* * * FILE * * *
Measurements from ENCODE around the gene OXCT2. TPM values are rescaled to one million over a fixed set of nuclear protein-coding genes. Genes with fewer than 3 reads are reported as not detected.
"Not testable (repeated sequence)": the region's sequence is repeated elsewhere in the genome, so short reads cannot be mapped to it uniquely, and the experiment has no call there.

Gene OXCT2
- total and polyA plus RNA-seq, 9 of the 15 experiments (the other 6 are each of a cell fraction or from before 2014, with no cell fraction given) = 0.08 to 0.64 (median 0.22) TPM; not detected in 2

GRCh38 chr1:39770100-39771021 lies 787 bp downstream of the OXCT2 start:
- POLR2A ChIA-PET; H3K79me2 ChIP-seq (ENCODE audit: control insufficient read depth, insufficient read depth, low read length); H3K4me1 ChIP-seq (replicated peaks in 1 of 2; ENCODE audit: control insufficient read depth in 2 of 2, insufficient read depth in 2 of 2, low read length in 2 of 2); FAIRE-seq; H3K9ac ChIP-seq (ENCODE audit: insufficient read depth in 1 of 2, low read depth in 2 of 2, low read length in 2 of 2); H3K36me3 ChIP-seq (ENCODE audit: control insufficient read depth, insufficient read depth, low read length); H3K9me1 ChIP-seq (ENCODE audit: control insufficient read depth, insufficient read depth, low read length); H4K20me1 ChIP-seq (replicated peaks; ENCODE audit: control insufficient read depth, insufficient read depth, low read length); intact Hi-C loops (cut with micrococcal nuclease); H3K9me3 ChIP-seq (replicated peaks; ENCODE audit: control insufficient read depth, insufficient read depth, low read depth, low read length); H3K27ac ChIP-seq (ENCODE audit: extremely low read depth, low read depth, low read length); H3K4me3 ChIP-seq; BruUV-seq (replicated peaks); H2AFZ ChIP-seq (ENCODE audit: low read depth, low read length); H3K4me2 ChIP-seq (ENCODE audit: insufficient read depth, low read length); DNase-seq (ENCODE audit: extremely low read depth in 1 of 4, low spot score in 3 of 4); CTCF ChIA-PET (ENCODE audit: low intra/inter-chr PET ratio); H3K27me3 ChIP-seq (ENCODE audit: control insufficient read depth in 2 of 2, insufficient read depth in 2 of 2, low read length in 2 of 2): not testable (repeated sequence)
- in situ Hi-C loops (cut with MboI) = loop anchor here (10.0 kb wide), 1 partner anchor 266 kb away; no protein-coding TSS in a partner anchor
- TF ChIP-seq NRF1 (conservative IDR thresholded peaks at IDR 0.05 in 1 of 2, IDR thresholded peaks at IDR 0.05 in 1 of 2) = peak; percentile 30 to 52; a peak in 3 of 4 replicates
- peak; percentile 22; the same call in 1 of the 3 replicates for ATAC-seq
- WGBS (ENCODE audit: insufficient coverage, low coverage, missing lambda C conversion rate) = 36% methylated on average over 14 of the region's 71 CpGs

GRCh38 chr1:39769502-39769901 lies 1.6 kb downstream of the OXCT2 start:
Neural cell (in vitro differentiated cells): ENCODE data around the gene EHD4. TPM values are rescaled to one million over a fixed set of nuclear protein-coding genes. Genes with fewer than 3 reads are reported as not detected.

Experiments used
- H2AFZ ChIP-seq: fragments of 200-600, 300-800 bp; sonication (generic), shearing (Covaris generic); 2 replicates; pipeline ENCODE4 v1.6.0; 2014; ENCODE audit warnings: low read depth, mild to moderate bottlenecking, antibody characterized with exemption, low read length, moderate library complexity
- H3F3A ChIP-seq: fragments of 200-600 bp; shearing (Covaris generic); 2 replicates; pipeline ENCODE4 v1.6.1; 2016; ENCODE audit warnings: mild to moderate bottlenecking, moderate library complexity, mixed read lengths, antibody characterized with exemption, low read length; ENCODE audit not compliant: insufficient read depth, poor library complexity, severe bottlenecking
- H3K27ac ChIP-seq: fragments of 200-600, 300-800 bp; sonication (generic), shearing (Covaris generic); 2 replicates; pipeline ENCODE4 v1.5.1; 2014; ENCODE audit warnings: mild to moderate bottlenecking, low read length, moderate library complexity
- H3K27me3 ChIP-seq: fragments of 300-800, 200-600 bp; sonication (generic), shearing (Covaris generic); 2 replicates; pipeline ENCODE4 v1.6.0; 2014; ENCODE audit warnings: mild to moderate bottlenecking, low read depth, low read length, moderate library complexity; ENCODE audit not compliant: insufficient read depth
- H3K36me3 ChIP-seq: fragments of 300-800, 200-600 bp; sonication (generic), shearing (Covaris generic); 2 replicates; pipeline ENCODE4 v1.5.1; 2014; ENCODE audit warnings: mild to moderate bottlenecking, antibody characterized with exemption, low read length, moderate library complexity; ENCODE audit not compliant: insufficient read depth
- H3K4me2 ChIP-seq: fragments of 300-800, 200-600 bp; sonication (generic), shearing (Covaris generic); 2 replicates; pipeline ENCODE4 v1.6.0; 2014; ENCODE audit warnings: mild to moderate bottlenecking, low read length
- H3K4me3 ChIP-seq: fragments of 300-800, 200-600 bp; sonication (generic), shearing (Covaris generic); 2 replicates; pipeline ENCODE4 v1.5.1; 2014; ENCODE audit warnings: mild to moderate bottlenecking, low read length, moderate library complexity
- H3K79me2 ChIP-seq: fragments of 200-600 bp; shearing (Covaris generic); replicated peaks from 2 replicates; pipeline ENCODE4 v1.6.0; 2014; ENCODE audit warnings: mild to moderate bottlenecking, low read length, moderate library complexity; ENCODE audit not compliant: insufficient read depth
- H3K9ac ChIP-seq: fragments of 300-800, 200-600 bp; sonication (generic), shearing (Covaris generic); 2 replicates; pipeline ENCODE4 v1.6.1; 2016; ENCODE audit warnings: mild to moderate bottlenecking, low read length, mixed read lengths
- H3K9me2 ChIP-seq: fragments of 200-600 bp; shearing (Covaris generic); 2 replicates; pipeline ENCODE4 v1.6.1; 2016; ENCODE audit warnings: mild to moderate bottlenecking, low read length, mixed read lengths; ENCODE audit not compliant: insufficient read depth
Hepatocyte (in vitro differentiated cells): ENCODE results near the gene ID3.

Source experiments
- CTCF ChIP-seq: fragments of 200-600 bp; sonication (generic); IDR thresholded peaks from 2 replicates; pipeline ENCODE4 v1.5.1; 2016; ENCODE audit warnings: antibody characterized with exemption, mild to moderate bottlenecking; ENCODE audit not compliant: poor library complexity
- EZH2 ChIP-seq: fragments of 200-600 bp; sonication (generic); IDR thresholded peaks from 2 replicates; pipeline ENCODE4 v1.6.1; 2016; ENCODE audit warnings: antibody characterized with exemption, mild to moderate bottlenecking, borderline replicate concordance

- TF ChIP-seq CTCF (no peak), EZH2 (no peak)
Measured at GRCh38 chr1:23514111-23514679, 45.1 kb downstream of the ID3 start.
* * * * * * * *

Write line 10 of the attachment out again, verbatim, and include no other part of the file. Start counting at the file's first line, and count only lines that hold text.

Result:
- WGBS (ENCODE audit: insufficient coverage, low coverage, missing lambda C conversion rate) = 36% methylated on average over 14 of the region's 71 CpGs